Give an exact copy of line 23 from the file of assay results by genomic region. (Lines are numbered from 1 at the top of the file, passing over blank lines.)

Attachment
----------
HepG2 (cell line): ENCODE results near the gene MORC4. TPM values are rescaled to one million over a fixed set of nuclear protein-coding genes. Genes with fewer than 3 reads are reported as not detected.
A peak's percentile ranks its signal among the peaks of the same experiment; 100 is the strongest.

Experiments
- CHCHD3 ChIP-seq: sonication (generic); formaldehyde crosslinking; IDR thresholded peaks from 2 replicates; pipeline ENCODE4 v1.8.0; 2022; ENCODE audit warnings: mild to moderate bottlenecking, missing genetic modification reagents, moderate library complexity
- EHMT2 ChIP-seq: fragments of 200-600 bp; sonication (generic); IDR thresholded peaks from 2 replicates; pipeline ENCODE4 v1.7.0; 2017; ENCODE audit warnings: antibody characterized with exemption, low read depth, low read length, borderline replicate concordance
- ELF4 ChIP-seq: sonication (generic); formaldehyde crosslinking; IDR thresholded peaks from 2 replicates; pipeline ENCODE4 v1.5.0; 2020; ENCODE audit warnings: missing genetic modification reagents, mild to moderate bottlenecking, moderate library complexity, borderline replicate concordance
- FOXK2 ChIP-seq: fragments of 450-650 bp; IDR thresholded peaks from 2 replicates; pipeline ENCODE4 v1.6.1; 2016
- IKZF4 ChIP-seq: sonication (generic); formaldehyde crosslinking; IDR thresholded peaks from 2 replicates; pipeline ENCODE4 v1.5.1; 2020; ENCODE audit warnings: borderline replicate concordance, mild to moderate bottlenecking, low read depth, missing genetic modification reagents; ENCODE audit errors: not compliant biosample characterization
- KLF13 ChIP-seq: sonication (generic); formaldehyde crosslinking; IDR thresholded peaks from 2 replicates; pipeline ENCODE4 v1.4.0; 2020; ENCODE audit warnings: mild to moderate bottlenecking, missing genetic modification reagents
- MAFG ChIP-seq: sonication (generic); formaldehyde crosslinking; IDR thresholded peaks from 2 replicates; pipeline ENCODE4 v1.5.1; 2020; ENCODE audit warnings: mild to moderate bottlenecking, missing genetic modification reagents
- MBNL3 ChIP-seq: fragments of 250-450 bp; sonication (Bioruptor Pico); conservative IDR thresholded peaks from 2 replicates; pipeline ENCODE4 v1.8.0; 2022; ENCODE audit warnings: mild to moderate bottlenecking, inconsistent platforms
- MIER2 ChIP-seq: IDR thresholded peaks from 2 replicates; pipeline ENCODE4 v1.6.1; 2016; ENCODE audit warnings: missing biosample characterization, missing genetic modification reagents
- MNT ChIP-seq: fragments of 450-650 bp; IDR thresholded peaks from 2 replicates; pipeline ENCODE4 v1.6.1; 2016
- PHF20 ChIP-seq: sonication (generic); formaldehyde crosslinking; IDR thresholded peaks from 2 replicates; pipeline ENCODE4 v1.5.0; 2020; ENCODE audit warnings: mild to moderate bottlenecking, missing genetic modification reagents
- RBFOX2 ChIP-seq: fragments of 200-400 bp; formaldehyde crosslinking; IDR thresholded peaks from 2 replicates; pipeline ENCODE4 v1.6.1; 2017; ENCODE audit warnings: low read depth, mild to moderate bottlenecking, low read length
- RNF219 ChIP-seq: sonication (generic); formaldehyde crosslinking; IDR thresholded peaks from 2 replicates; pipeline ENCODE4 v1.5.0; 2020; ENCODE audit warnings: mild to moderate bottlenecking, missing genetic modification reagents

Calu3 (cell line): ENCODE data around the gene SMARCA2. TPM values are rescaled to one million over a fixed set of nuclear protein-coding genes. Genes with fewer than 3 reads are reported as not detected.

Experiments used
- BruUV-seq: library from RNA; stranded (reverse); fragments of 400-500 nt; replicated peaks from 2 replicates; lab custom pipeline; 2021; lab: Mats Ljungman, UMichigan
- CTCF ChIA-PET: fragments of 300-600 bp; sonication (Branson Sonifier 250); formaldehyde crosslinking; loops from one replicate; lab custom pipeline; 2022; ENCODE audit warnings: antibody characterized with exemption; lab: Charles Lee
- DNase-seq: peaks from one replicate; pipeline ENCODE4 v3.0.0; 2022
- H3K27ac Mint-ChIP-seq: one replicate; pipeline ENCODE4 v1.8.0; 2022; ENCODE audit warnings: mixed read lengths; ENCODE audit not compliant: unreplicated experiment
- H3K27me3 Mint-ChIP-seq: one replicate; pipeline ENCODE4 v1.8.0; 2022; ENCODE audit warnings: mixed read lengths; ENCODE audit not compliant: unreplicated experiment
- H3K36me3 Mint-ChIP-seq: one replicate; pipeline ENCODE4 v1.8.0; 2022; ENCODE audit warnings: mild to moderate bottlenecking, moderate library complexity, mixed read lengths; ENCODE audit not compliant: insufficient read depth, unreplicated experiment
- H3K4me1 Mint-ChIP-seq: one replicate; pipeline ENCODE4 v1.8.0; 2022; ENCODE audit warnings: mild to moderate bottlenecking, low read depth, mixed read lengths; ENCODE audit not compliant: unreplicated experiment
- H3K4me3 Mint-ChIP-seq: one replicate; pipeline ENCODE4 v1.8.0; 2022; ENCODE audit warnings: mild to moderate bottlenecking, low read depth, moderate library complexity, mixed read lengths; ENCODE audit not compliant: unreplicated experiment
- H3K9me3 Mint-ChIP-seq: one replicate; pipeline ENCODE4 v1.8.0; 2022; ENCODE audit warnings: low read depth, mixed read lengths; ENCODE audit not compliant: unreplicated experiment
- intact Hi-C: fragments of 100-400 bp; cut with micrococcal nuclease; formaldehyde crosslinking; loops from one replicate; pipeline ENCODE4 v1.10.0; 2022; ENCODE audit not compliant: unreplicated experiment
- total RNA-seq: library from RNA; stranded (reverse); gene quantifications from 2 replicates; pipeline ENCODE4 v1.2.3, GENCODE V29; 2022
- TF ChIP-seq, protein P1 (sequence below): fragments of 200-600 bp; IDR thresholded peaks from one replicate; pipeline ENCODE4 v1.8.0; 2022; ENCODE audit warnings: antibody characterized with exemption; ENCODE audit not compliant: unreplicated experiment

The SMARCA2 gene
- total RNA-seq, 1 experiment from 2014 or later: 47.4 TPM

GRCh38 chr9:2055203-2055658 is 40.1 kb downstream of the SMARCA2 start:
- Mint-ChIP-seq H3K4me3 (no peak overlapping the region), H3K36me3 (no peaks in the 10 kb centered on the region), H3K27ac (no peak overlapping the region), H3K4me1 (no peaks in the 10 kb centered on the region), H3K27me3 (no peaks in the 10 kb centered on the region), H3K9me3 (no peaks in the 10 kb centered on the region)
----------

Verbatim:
- H3K27me3 Mint-ChIP-seq: one replicate; pipeline ENCODE4 v1.8.0; 2022; ENCODE audit warnings: mixed read lengths; ENCODE audit not compliant: unreplicated experiment